NEWS

Nikolic ‘Told Me This Was His Way Out’

A prosecution witness Fiji Revenue and Customs Service officer Fenton Williams, yesterday revealed in court that Australian national John Nikolic had shared with him that he owed money to some dangerous people and could not possibly pay it back and this was his only way out.
01 Feb 2019 10:00
Nikolic ‘Told Me This Was His Way Out’
John Nikolic and Yvette Dianne Nikolic outside the High Court on January 31, 2019. Photo: Simione Haravanua

A prosecution witness Fiji Revenue and Customs Service officer Fenton Williams, yesterday revealed in court that Australian national John Nikolic had shared with him that he owed money to some dangerous people and could not possibly pay it back and this was his only way out.

The court heard the witness’s statement during the High Court trial of Australian couple John Nikolic and Yvette Nikolic.

The couple appeared before Justice Daniel Goundar yesterday for their fourth day of trial.

The State was represented by Office of the Director of Public Prosecutions lawyers Yogesh Prasad and Shelyn Kiran and Assistant DPP Lee Burney.

The two defence lawyers were from Lautoka-based Gordon and Company law firm. Ronald Gordon represents Yvette Nikolic, while John Nikolic, a successful and well known horse trainer, is represented by Wasu Pillay.

The charges:

The couple are facing two counts each for importing illicit drugs, possessing illicit drugs and one count of possessing arms and ammunition without holding an arms licence.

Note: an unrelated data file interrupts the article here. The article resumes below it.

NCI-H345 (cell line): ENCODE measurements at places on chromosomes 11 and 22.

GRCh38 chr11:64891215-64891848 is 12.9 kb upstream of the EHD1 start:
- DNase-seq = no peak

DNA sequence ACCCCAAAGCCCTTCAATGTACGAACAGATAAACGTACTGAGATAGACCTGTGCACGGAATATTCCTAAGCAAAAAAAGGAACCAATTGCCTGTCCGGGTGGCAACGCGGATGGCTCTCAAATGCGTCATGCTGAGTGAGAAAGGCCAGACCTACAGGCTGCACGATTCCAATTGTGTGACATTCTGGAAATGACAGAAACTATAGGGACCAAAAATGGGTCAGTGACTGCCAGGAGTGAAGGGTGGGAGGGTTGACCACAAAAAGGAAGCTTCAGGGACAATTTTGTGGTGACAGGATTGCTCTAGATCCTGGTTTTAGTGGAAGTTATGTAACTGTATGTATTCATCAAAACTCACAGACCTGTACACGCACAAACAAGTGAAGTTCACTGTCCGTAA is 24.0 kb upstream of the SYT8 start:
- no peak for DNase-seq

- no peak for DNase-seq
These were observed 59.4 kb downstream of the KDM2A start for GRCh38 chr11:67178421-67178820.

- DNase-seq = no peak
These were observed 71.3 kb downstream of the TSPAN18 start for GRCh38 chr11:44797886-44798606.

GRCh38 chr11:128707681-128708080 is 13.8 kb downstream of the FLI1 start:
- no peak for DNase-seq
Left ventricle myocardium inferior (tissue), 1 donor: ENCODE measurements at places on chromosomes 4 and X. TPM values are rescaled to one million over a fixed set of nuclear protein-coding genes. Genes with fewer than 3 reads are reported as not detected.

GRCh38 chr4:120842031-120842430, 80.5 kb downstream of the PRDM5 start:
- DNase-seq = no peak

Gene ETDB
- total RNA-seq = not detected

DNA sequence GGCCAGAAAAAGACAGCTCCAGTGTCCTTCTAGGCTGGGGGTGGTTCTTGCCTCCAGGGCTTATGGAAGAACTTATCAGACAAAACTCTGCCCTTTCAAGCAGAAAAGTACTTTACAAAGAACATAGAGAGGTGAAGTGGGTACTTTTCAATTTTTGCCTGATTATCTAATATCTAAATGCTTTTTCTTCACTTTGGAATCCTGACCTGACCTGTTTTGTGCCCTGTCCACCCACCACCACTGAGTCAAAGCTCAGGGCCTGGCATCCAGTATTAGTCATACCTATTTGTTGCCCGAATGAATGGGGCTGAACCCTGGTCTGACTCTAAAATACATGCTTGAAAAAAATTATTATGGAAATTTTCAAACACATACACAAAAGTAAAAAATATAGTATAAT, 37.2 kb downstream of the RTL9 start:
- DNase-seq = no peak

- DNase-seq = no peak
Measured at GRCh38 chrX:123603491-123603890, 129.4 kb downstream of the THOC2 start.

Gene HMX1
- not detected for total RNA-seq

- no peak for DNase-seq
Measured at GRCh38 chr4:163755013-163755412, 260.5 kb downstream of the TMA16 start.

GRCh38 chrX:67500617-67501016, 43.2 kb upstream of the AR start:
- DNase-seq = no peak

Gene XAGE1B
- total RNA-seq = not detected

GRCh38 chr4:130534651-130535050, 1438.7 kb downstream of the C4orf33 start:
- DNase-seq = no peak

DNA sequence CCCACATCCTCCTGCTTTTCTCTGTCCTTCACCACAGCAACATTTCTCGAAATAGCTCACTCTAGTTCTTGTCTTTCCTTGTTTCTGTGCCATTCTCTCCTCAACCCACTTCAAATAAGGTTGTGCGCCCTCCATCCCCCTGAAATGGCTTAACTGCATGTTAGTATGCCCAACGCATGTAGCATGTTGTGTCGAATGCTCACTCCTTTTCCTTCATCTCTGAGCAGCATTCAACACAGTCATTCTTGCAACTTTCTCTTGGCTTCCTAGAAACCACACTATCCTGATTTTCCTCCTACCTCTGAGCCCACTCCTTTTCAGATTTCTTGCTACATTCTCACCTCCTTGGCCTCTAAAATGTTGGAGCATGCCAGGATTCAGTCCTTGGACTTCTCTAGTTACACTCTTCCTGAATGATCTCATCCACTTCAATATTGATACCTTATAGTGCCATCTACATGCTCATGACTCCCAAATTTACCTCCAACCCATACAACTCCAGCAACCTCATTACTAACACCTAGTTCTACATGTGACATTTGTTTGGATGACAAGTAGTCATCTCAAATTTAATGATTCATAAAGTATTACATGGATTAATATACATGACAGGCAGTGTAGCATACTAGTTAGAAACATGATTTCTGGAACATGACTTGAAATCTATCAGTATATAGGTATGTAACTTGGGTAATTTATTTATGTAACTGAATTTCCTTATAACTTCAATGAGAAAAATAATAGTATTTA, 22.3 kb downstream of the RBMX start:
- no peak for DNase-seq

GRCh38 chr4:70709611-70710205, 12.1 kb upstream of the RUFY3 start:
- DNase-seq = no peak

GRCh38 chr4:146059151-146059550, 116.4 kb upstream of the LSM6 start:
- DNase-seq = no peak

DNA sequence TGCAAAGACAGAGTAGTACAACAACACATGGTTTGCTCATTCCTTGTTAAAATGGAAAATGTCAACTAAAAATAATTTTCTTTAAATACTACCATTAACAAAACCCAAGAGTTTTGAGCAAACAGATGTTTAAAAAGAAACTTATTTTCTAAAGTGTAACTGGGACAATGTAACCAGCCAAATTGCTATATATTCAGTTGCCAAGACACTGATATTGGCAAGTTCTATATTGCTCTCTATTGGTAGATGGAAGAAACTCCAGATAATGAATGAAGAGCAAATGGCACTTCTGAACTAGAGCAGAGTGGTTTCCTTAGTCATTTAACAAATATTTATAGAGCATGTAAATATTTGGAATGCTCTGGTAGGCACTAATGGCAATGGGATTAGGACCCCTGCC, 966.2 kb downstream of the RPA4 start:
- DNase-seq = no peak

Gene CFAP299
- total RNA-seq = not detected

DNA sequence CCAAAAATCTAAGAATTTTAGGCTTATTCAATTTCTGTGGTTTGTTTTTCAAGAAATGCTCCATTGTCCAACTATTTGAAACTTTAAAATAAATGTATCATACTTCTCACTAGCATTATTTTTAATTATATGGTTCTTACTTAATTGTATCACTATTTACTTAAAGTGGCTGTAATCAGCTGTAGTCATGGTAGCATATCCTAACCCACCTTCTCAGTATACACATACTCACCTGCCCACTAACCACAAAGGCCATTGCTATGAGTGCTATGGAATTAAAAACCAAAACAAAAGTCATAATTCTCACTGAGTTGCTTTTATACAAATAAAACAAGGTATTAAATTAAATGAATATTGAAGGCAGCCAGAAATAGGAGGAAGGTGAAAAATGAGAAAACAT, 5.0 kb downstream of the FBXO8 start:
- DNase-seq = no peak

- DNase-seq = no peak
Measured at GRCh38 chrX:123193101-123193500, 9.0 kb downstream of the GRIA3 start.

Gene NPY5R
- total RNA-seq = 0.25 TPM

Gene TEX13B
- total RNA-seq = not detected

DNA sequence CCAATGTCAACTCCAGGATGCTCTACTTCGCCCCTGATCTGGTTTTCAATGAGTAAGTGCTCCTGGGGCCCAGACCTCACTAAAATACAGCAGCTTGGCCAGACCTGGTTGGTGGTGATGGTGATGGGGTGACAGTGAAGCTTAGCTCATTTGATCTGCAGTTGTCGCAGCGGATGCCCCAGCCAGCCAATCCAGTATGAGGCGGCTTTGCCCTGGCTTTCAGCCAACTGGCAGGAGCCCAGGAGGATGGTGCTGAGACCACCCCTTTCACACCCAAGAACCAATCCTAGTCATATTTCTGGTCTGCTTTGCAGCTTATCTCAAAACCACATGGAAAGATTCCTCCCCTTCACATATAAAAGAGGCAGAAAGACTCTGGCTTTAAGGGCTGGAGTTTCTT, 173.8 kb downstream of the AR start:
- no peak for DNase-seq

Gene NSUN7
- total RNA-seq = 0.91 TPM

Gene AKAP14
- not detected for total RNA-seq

For importing an illicit drug, it is alleged that the couple, without lawful authority, imported illicit drugs namely cocaine weighing 12.9 kilograms and methamphetamine tablets weighing 34.4 grams.

For possessing an illicit drug, it is alleged that the couple, without lawful authority, had in their possession illicit drugs namely cocaine weighing 12.9 kilograms and meth- amphetamine tablets weighing 34.4 grams. The estimated values of the illicit drugs are between $20 million and $30 million.

For the count of possessing arms and ammunition without holding an arms licence, it is alleged that the couple had in their possession arms and ammunition namely two pistols and 112 rounds of ammunition without holding an arms licence.

The incident allegedly took place in June 2018, at Port Denarau Marina, Nadi.

Trial Day 4:

Meanwhile, the fifth prosecution witness FRCS staff Josua Volau told the court that while he was searching the yacht Shenanigans he found a blue bag.

He said he then removed the bag and took it to a Senior Customs Officer who asked him to open the bag and search it, where he found 10 bars of white substance wrapped in black and grey duct tape.

Mr Volau said another senior Customs officer tested one of the bars of the white substance on the first defender kit, which indicated the substance was cocaine. He also told the court that the three bars found later were hard to retrieve because they were kept in a concealed place.